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Death Rate Goes Up When Surgery Is Delayed for Hip Fracture

Posted on: 11/30/1999
Does a delay in treatment for hip fracture increase the death rate in older adults? This is the question doctors answer in this report. The answer to this question isn't easy. Most patients who have delays until surgery are sicker. Death may be linked more with their poor health than with the delay in the timing of treatment.

Records were studied for more than 18,000 Medicare patients. All were over age 65 and had a closed hip fracture. (A closed fracture means the broken bone didn't break through the skin.) According to this study, delays are more common for patients who break their hips over the weekend. Patients admitted to the hospital on Saturday, Sunday, or Monday have a delay of 1.22 days. This delay is only 1.13 days for patients who come to the hospital Tuesday through Thursday. A delay of two days or more increases the risk of death by 15 percent in the first 30 days after fracture.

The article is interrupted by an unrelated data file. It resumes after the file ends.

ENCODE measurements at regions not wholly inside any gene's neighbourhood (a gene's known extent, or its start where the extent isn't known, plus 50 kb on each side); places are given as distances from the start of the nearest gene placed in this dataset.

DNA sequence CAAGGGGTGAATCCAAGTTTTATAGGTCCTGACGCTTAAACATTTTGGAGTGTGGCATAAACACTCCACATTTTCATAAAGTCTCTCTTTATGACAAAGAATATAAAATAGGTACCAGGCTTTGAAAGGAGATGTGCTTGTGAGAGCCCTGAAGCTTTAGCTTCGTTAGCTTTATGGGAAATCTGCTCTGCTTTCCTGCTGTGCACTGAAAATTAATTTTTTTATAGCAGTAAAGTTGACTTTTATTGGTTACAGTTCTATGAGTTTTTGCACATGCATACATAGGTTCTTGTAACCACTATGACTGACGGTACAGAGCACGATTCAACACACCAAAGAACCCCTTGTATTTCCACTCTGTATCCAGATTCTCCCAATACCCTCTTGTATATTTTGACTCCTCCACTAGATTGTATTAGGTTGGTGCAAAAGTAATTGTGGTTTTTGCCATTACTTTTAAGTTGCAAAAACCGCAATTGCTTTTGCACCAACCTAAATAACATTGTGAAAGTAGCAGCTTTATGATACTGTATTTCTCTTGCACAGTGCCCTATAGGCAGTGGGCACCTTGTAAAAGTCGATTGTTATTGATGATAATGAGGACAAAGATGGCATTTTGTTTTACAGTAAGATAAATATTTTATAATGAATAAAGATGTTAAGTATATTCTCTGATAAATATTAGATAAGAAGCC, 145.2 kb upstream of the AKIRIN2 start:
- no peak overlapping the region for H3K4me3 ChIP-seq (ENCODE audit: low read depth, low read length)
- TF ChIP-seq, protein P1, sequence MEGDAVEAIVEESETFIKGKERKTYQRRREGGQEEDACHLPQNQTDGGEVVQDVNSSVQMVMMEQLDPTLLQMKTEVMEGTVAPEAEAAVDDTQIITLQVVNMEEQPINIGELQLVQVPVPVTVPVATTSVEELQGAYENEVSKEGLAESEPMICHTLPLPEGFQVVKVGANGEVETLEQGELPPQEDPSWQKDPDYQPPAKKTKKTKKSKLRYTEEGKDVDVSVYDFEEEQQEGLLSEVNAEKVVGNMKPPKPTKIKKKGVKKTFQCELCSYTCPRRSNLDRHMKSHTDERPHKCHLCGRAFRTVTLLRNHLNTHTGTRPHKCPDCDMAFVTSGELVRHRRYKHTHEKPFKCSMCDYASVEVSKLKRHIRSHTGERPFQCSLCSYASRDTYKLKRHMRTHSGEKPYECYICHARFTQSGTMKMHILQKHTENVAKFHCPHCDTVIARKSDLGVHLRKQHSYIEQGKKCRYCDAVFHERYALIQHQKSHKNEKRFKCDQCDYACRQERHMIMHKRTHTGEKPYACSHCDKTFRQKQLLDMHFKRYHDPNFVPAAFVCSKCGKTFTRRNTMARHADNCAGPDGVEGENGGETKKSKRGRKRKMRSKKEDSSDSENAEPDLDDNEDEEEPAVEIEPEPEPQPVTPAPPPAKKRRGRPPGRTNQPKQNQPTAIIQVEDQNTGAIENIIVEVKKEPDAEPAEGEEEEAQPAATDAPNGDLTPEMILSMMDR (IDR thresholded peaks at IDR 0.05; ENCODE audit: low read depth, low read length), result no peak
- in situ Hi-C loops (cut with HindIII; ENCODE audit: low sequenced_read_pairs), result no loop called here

Delay in treatment for hip fracture does increase the risk of death in adults over age 65. The results of this study raise more questions. Should patients have surgery immediately after admission? Should surgeons and operating room staff be kept on standby alert over the weekend? It's not yet clear that the extra cost is worth it. More studies are needed before changing hospital policy.

Kevin J. McGuire, MD, MSCE, et al. The 2004 Marshall Urist Award: Delays until Surgery after Hip Fracture Increases Mortality. In Clinical Orthopaedics and Related Research. November 2004. Vol. 428. Pp. 294-301.

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